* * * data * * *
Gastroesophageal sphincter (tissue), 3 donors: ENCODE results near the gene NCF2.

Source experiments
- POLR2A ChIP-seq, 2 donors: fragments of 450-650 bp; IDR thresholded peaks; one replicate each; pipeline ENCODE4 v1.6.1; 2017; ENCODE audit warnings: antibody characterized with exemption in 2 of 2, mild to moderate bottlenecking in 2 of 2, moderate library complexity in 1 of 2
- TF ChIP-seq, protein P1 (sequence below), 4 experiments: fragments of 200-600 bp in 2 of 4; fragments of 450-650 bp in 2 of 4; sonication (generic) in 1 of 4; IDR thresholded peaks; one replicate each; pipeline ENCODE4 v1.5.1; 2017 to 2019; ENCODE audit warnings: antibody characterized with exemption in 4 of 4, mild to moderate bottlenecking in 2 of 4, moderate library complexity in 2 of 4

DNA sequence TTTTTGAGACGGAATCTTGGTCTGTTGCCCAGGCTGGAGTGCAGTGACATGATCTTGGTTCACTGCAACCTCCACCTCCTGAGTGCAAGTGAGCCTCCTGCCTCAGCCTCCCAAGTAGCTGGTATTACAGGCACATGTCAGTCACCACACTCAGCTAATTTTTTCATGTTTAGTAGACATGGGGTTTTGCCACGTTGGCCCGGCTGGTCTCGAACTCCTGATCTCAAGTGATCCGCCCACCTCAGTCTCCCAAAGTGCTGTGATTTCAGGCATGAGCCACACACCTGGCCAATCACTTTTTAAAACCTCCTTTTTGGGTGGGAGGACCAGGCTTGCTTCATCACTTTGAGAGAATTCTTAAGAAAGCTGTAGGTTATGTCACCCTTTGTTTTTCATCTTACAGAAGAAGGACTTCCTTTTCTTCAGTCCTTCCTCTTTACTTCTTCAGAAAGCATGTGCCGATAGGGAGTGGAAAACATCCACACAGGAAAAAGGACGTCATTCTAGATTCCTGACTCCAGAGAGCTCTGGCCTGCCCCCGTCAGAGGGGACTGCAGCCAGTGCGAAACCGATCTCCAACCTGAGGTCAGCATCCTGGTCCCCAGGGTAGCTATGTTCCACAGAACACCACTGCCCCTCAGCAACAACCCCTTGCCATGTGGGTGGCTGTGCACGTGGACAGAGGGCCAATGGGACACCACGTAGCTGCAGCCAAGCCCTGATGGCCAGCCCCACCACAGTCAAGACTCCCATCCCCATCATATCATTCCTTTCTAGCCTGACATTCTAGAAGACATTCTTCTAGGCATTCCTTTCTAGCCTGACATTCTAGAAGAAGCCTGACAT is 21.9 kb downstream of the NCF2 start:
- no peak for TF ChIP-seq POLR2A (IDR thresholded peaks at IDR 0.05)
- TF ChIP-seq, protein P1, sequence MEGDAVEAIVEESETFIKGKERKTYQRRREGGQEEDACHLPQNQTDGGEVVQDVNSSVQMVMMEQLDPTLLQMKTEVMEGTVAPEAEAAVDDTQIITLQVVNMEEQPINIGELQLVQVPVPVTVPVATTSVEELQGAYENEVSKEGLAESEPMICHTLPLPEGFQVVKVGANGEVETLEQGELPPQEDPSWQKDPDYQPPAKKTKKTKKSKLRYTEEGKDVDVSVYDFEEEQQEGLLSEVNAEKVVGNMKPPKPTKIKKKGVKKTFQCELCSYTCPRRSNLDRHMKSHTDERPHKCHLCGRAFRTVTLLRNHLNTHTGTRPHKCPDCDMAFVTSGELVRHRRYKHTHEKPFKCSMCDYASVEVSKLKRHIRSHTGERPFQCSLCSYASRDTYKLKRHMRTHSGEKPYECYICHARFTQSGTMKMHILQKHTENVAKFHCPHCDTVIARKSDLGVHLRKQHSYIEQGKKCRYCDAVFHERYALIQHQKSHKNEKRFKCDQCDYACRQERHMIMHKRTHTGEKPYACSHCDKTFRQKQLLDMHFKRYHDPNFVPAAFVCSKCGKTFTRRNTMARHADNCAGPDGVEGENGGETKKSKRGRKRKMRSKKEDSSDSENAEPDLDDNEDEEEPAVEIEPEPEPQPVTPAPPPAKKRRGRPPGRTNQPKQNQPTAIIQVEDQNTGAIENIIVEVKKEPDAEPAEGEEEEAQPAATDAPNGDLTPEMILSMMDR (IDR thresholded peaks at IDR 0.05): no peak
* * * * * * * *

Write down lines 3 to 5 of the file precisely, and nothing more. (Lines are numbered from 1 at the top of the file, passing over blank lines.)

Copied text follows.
- POLR2A ChIP-seq, 2 donors: fragments of 450-650 bp; IDR thresholded peaks; one replicate each; pipeline ENCODE4 v1.6.1; 2017; ENCODE audit warnings: antibody characterized with exemption in 2 of 2, mild to moderate bottlenecking in 2 of 2, moderate library complexity in 1 of 2
- TF ChIP-seq, protein P1 (sequence below), 4 experiments: fragments of 200-600 bp in 2 of 4; fragments of 450-650 bp in 2 of 4; sonication (generic) in 1 of 4; IDR thresholded peaks; one replicate each; pipeline ENCODE4 v1.5.1; 2017 to 2019; ENCODE audit warnings: antibody characterized with exemption in 4 of 4, mild to moderate bottlenecking in 2 of 4, moderate library complexity in 2 of 4

DNA sequence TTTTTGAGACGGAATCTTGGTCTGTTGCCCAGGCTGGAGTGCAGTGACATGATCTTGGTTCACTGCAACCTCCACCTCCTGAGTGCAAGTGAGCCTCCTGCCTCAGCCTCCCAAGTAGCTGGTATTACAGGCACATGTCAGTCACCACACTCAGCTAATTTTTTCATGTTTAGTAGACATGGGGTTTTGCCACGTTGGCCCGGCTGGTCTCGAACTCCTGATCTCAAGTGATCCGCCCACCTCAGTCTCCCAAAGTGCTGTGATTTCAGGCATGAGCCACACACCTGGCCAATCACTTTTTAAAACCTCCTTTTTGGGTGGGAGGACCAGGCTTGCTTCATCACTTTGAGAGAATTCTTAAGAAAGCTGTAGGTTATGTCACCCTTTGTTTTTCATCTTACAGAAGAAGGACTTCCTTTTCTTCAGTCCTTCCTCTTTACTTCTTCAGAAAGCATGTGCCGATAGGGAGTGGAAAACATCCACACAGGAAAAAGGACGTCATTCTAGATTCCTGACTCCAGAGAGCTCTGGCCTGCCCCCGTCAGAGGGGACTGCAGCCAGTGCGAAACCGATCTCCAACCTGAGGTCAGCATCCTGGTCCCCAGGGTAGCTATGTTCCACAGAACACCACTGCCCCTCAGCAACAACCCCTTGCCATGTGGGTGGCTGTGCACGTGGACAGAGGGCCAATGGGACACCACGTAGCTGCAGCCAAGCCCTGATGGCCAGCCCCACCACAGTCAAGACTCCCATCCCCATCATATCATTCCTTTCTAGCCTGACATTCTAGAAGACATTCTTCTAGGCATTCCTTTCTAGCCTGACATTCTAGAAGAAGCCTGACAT is 21.9 kb downstream of the NCF2 start: